If you devour texts on luxury watchmaking the way obsessed fans read Harry Potter books, then you know you've got haute horlogerie fever in your blood and a taste for the finer things in life. Of course, it goes without saying that short of a trust fund, winning the lottery or being a super famous celebrity, it's a tad difficult to purchase every piece of horology that's caught your fancy. But that doesn't mean that without piles of money to burn you can't indulge in your love for calibres and complications. Us mere mortals simply have to exercise a bit of rationing and put our dough where it's worth — classic timepieces that come from a longstanding brand with a storied legacy that weigh more than its physical value.
Indeed, we're talking historical watches that have been reimagined for today's collectors. Closely resembling their much older twin in appearance but calibrated with modern movements, these heritage timepieces are the watches to tote around to induce double takes and curious glances. So while you wait on your enrollment letter to the Fondation de la Haute Horlogerie, take a gander at these maisons and models for a watch to pencil onto your wishlist:
IWC Big Pilot's Heritage Watch
Modelled after the aviator watches issued to German pilots during World War II, IWC Schaffhausen re-launched their Big Pilot watches to much fanfare during SIHH earlier in the year. Remade in a lighter, modern titanium case, the maison unveiled this iconic timepiece in a pair with a 48 and 55 — the numbers referencing the diametres of the watches. The larger of the two is historically accurate when lined up with its predecessor but the new smaller version wears a bit more practically since a 55mm dial can be a little on the side of clunky for those with slimmer wrists. Finished via a sandblasting process to achieve a grained, matte gray veneer to mimic the original chrome-plated brass casing, a Big Pilot's Heritage Watch is a pivotal piece of history captured in haute horlogerie form perfect for those who are horophiles and world history enthusiasts rolled in one.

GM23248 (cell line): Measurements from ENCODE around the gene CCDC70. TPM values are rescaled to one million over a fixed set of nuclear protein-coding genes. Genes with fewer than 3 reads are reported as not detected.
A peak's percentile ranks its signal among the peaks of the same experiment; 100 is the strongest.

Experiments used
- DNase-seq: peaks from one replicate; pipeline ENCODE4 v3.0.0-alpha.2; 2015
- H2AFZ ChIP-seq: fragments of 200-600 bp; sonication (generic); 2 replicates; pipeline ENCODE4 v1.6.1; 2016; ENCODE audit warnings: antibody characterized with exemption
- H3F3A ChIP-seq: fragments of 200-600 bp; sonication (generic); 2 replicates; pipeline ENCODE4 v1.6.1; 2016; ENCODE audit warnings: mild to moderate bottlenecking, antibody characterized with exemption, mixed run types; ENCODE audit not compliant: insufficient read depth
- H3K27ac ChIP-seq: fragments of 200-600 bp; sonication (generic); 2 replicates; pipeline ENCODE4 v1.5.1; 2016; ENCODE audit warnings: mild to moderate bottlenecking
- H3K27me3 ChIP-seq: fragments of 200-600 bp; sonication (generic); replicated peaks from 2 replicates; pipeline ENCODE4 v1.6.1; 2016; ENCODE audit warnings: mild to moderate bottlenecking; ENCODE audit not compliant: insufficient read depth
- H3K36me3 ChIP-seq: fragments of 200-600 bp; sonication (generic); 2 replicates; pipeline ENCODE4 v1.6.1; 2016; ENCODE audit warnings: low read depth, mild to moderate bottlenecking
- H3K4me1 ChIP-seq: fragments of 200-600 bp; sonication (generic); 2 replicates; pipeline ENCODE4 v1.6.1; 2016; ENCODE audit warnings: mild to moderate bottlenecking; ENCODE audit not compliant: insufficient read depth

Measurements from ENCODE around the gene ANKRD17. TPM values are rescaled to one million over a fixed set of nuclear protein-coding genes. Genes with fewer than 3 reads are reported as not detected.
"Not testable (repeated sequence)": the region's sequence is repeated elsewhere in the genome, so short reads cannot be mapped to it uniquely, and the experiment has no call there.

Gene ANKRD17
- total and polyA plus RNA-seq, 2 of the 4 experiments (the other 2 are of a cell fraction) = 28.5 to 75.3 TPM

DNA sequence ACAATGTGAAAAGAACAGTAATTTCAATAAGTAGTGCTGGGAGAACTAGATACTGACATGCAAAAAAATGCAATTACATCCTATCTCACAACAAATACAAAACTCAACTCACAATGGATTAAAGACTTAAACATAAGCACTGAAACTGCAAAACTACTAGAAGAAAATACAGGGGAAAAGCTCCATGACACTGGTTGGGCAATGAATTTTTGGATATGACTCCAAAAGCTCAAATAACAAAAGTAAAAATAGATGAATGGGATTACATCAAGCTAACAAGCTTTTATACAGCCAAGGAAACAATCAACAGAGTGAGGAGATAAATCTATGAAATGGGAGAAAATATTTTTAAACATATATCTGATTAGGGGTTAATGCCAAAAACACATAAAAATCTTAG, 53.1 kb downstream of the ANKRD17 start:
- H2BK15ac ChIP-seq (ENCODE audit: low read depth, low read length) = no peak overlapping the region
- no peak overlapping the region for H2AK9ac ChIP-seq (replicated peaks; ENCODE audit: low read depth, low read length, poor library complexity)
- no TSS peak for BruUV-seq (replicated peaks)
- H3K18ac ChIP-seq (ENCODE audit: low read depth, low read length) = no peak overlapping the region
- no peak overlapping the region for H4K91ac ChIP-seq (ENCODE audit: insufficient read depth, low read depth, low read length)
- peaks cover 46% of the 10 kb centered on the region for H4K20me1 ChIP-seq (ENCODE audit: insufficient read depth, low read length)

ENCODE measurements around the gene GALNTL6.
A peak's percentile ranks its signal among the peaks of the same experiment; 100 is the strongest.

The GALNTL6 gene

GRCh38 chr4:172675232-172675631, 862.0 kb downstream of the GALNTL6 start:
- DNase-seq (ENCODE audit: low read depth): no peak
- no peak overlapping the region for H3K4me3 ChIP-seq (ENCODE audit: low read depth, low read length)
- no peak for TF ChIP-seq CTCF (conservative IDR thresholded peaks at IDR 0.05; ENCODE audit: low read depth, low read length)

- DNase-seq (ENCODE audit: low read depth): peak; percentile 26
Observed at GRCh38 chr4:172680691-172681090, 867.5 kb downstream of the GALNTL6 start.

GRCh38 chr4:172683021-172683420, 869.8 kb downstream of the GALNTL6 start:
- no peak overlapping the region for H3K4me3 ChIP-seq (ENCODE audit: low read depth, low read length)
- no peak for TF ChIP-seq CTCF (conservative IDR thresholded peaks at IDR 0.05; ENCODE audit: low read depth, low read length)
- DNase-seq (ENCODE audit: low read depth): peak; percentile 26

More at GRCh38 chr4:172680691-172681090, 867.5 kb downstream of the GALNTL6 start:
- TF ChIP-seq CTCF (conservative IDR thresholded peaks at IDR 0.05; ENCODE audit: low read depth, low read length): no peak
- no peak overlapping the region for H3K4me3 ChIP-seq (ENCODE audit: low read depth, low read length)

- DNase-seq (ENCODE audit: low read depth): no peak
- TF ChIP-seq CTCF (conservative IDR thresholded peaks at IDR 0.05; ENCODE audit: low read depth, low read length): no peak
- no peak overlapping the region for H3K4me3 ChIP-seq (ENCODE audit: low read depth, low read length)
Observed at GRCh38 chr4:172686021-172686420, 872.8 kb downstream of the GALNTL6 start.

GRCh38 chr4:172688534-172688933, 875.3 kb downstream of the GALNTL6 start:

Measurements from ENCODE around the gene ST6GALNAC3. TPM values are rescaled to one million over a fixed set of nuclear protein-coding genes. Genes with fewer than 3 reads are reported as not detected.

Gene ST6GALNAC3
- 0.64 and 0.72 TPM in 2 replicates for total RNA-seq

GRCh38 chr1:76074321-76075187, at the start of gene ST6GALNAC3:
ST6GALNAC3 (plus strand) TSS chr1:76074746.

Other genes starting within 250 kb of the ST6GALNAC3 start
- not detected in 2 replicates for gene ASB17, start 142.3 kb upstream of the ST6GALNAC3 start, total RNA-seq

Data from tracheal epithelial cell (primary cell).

For what it's worth, the original could certainly still give its contemporary sibling a run for its money. Closely resembling each other, the new RailRoad re-issue takes after the characteristics of this 1960s' precision instrument. Long applauded as a manufacture of quality railroad watches, this Longines signature proliferated the mid 20th century as railway employees spanning the United States all the way to China wore it during their tenure. And those with a discerning eye will spot that the indexes start with a zero instead of the traditional 12 — a requirement of the rail trade to clearly discern between twelve midnight and twelve noon. Stamped with the letters 'RR', a trait that carried over, the modern RailRoad model is equipped with a Calibre L888 instead of the older 280 and its dial is painted off-white for better visibility. Engraved with a train upon the caseback which was inspired by vintage railway pocket watches, the Longines RailRoad is every horology traditionalist's dream.
Vacheron Constantin Historiques American 1921
Here's a conversation piece that'll get the ball rolling with fellow horophiles you happen to bump into on the train or in a plane. Besides its immediate eye-catching cushion shape, the Historiques American 1921 is an ingeniously designed timepiece at a closer look, sporting a diagonally skewed read-off that the non-horology savvy crowd would coo at. Crafted by the maison during the Roaring Twenties that typified radical innovation, the ball-shaped crown uniquely located on a corner of the cambered case was designed for a driver's ease of use during the era's automobile industry boom. Now updated with Breguet-type hands and a Vacheron Constantin manual-winding Caliber 4400 AS, the contemporary counterpart is outfitted in an elegant dark blue and bears refined Arabic numerals upon its dial, as well as a shift in its small seconds indicator to three o'clock. We say this is unspoiled classism at its finest.